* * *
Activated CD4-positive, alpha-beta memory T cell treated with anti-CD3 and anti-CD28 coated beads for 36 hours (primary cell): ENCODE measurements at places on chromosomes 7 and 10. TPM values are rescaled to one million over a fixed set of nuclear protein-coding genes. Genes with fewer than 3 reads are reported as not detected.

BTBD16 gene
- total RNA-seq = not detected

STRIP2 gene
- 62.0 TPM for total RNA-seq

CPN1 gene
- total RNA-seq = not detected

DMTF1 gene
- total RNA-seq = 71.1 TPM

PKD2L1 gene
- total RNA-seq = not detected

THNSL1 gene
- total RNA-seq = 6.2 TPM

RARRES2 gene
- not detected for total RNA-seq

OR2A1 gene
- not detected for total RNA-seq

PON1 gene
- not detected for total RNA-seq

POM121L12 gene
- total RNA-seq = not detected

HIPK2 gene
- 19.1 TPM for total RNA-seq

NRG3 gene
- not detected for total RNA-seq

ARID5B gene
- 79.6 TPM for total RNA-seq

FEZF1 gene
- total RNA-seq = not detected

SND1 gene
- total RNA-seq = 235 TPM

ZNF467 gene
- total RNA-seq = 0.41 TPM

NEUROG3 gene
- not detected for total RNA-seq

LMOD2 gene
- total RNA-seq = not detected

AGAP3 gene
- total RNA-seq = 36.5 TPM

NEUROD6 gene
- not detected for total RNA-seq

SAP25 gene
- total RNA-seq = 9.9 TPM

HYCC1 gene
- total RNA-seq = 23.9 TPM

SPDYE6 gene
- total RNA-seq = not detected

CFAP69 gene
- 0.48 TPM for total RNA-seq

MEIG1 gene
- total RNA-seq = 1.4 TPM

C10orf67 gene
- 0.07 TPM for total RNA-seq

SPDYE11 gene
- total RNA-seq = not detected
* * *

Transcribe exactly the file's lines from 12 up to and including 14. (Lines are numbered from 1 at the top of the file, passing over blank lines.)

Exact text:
THNSL1 gene
- total RNA-seq = 6.2 TPM

RARRES2 gene